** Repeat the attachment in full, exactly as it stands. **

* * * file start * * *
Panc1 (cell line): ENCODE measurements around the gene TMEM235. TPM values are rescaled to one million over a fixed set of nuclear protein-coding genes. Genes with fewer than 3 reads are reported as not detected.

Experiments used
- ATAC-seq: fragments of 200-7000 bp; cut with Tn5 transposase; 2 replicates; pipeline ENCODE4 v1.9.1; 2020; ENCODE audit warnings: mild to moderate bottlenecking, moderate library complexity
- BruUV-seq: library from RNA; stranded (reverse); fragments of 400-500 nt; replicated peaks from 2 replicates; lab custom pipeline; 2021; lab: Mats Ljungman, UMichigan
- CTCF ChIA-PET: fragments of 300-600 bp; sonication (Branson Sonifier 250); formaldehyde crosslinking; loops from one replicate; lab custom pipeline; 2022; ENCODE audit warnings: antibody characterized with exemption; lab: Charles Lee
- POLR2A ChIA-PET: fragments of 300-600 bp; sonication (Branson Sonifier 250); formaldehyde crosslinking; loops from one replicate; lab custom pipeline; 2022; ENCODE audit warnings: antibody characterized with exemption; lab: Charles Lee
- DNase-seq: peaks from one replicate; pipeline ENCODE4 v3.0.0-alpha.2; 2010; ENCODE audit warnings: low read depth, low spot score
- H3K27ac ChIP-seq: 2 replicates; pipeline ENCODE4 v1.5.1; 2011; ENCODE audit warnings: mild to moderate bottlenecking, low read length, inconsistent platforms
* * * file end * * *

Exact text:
Panc1 (cell line): ENCODE measurements around the gene TMEM235. TPM values are rescaled to one million over a fixed set of nuclear protein-coding genes. Genes with fewer than 3 reads are reported as not detected.

Experiments used
- ATAC-seq: fragments of 200-7000 bp; cut with Tn5 transposase; 2 replicates; pipeline ENCODE4 v1.9.1; 2020; ENCODE audit warnings: mild to moderate bottlenecking, moderate library complexity
- BruUV-seq: library from RNA; stranded (reverse); fragments of 400-500 nt; replicated peaks from 2 replicates; lab custom pipeline; 2021; lab: Mats Ljungman, UMichigan
- CTCF ChIA-PET: fragments of 300-600 bp; sonication (Branson Sonifier 250); formaldehyde crosslinking; loops from one replicate; lab custom pipeline; 2022; ENCODE audit warnings: antibody characterized with exemption; lab: Charles Lee
- POLR2A ChIA-PET: fragments of 300-600 bp; sonication (Branson Sonifier 250); formaldehyde crosslinking; loops from one replicate; lab custom pipeline; 2022; ENCODE audit warnings: antibody characterized with exemption; lab: Charles Lee
- DNase-seq: peaks from one replicate; pipeline ENCODE4 v3.0.0-alpha.2; 2010; ENCODE audit warnings: low read depth, low spot score
- H3K27ac ChIP-seq: 2 replicates; pipeline ENCODE4 v1.5.1; 2011; ENCODE audit warnings: mild to moderate bottlenecking, low read length, inconsistent platforms